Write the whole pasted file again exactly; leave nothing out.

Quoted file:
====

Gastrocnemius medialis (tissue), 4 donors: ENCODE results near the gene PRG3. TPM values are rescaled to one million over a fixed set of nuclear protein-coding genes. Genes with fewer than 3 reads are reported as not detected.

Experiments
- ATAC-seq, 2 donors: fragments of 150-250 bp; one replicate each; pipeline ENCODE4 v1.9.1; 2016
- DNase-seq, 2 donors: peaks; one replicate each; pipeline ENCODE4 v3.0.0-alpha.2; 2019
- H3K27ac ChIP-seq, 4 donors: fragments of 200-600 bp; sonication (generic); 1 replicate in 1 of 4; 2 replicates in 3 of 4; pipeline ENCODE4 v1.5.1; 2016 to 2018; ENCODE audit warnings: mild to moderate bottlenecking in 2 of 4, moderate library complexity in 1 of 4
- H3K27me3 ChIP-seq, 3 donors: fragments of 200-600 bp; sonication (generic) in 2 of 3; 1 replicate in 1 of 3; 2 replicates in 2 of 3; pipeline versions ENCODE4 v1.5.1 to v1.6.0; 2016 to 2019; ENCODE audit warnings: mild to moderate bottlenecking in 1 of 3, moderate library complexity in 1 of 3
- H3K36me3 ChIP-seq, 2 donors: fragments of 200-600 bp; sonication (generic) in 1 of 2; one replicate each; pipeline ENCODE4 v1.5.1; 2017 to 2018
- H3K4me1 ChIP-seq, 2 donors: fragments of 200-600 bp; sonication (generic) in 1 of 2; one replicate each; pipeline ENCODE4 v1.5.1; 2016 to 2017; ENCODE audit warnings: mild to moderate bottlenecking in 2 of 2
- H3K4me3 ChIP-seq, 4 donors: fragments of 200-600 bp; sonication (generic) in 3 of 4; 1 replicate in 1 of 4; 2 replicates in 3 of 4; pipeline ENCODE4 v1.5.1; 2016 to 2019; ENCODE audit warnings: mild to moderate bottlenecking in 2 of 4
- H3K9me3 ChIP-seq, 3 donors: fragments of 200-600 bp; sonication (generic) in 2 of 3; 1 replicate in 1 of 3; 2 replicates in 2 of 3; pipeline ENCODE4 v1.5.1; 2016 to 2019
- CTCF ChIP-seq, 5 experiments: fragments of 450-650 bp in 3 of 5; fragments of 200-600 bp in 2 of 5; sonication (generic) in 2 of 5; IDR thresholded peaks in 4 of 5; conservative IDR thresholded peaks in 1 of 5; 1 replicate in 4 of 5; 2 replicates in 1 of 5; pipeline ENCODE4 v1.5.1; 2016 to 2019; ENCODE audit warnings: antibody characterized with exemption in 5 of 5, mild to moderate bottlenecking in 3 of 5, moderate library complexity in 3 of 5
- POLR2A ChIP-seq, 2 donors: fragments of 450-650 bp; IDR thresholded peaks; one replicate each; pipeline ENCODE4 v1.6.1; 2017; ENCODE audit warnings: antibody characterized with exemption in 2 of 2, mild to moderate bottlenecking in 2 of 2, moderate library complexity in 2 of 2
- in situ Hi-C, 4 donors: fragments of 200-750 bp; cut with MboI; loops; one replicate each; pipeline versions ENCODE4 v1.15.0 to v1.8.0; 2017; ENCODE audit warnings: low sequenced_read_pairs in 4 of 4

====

Gastrocnemius medialis (tissue), 4 donors: ENCODE results near the gene PRG3. TPM values are rescaled to one million over a fixed set of nuclear protein-coding genes. Genes with fewer than 3 reads are reported as not detected.

Experiments
- ATAC-seq, 2 donors: fragments of 150-250 bp; one replicate each; pipeline ENCODE4 v1.9.1; 2016
- DNase-seq, 2 donors: peaks; one replicate each; pipeline ENCODE4 v3.0.0-alpha.2; 2019
- H3K27ac ChIP-seq, 4 donors: fragments of 200-600 bp; sonication (generic); 1 replicate in 1 of 4; 2 replicates in 3 of 4; pipeline ENCODE4 v1.5.1; 2016 to 2018; ENCODE audit warnings: mild to moderate bottlenecking in 2 of 4, moderate library complexity in 1 of 4
- H3K27me3 ChIP-seq, 3 donors: fragments of 200-600 bp; sonication (generic) in 2 of 3; 1 replicate in 1 of 3; 2 replicates in 2 of 3; pipeline versions ENCODE4 v1.5.1 to v1.6.0; 2016 to 2019; ENCODE audit warnings: mild to moderate bottlenecking in 1 of 3, moderate library complexity in 1 of 3
- H3K36me3 ChIP-seq, 2 donors: fragments of 200-600 bp; sonication (generic) in 1 of 2; one replicate each; pipeline ENCODE4 v1.5.1; 2017 to 2018
- H3K4me1 ChIP-seq, 2 donors: fragments of 200-600 bp; sonication (generic) in 1 of 2; one replicate each; pipeline ENCODE4 v1.5.1; 2016 to 2017; ENCODE audit warnings: mild to moderate bottlenecking in 2 of 2
- H3K4me3 ChIP-seq, 4 donors: fragments of 200-600 bp; sonication (generic) in 3 of 4; 1 replicate in 1 of 4; 2 replicates in 3 of 4; pipeline ENCODE4 v1.5.1; 2016 to 2019; ENCODE audit warnings: mild to moderate bottlenecking in 2 of 4
- H3K9me3 ChIP-seq, 3 donors: fragments of 200-600 bp; sonication (generic) in 2 of 3; 1 replicate in 1 of 3; 2 replicates in 2 of 3; pipeline ENCODE4 v1.5.1; 2016 to 2019
- CTCF ChIP-seq, 5 experiments: fragments of 450-650 bp in 3 of 5; fragments of 200-600 bp in 2 of 5; sonication (generic) in 2 of 5; IDR thresholded peaks in 4 of 5; conservative IDR thresholded peaks in 1 of 5; 1 replicate in 4 of 5; 2 replicates in 1 of 5; pipeline ENCODE4 v1.5.1; 2016 to 2019; ENCODE audit warnings: antibody characterized with exemption in 5 of 5, mild to moderate bottlenecking in 3 of 5, moderate library complexity in 3 of 5
- POLR2A ChIP-seq, 2 donors: fragments of 450-650 bp; IDR thresholded peaks; one replicate each; pipeline ENCODE4 v1.6.1; 2017; ENCODE audit warnings: antibody characterized with exemption in 2 of 2, mild to moderate bottlenecking in 2 of 2, moderate library complexity in 2 of 2
- in situ Hi-C, 4 donors: fragments of 200-750 bp; cut with MboI; loops; one replicate each; pipeline versions ENCODE4 v1.15.0 to v1.8.0; 2017; ENCODE audit warnings: low sequenced_read_pairs in 4 of 4